By Charles Scanlon
BBC correspondent in Seoul
A team from the International Atomic Energy Agency arrives in South Korea on Sunday to resume an investigation into secret nuclear experiments.
The South Koreans have shown interest in the nuclear cycle
The IAEA has expressed concern about Seoul's nuclear activities over the last two decades.
Seoul has repeatedly stressed it has no intention of building nuclear weapons.
North Korea says it will not return to talks on its own nuclear programme until the US drops its double standards on nuclear proliferation in the region.
The inspectors are returning to South Korea for the second time this month to continue investigations into illicit nuclear experiments.
The director-general of the IAEA, Mohammed el-Baradei, is also due to visit Seoul next month in a further sign of the agency's concern.
South Korea has admitted its scientists conducted tests in 1982 and again four years ago to extract plutonium and to enrich uranium, two separate routes to an atomic bomb.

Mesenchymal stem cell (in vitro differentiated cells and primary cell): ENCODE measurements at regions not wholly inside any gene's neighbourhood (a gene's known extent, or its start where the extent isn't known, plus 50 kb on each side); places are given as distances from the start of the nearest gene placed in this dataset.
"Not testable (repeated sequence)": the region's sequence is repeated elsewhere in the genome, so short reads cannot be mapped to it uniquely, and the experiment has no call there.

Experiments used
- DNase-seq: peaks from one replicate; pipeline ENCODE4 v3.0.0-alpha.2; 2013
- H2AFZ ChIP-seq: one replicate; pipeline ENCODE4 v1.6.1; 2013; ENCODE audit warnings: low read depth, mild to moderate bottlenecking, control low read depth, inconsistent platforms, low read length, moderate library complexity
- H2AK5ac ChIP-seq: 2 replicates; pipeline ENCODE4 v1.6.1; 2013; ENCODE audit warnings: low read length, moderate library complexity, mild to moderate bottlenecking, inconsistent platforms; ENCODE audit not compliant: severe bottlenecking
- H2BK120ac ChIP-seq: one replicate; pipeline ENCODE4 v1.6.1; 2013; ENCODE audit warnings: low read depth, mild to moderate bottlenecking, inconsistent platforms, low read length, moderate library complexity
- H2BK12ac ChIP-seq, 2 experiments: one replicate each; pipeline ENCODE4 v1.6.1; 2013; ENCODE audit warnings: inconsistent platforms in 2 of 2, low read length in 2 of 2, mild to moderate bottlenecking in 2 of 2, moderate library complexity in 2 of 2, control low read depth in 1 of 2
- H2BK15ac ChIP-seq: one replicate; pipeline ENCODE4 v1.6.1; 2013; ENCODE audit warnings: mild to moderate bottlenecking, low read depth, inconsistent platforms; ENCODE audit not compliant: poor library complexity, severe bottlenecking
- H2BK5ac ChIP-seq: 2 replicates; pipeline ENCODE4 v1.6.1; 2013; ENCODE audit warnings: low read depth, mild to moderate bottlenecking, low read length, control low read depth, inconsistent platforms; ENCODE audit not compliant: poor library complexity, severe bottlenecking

But the government says the tests were on too small a scale to be significant and has blamed curious scientists acting without official authorisation.
South Korean officials are liaising with the IAEA over the revelations
Many questions remain unanswered.
The inspectors will investigate why South Korea failed to declare three separate sites for the production of uranium metal which was used as a raw material for some of the experiments.
North Korea is using the South's predicament to divert criticism of its own well-advanced atomic bomb programme.
The state news agency has backed up earlier statements that the North will not return to the negotiating table until South Korea's activities have been fully investigated.
It accuses the United States of double standards, for its relatively relaxed public response to the revelations from South Korea.